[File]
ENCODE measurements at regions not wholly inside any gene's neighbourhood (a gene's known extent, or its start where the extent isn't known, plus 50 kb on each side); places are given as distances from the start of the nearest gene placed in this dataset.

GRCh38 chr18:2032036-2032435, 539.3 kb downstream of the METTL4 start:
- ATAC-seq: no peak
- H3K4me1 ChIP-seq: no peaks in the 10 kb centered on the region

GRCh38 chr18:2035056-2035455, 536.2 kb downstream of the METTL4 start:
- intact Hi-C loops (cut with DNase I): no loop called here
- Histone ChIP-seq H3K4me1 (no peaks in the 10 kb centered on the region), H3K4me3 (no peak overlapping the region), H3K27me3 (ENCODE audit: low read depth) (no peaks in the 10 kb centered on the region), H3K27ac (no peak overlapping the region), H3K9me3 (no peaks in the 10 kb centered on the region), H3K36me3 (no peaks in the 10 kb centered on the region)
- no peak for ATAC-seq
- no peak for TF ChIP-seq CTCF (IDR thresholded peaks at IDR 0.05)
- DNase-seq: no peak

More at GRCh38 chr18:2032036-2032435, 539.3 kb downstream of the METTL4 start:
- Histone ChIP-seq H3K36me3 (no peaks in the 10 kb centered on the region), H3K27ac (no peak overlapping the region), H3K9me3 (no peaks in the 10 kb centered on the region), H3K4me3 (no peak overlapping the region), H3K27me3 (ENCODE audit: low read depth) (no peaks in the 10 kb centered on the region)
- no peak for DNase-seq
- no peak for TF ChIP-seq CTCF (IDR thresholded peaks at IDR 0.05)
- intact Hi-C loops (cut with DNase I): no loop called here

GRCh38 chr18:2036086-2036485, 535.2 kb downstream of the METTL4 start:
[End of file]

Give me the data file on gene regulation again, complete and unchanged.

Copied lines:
ENCODE measurements at regions not wholly inside any gene's neighbourhood (a gene's known extent, or its start where the extent isn't known, plus 50 kb on each side); places are given as distances from the start of the nearest gene placed in this dataset.

GRCh38 chr18:2032036-2032435, 539.3 kb downstream of the METTL4 start:
- ATAC-seq: no peak
- H3K4me1 ChIP-seq: no peaks in the 10 kb centered on the region

GRCh38 chr18:2035056-2035455, 536.2 kb downstream of the METTL4 start:
- intact Hi-C loops (cut with DNase I): no loop called here
- Histone ChIP-seq H3K4me1 (no peaks in the 10 kb centered on the region), H3K4me3 (no peak overlapping the region), H3K27me3 (ENCODE audit: low read depth) (no peaks in the 10 kb centered on the region), H3K27ac (no peak overlapping the region), H3K9me3 (no peaks in the 10 kb centered on the region), H3K36me3 (no peaks in the 10 kb centered on the region)
- no peak for ATAC-seq
- no peak for TF ChIP-seq CTCF (IDR thresholded peaks at IDR 0.05)
- DNase-seq: no peak

More at GRCh38 chr18:2032036-2032435, 539.3 kb downstream of the METTL4 start:
- Histone ChIP-seq H3K36me3 (no peaks in the 10 kb centered on the region), H3K27ac (no peak overlapping the region), H3K9me3 (no peaks in the 10 kb centered on the region), H3K4me3 (no peak overlapping the region), H3K27me3 (ENCODE audit: low read depth) (no peaks in the 10 kb centered on the region)
- no peak for DNase-seq
- no peak for TF ChIP-seq CTCF (IDR thresholded peaks at IDR 0.05)
- intact Hi-C loops (cut with DNase I): no loop called here

GRCh38 chr18:2036086-2036485, 535.2 kb downstream of the METTL4 start: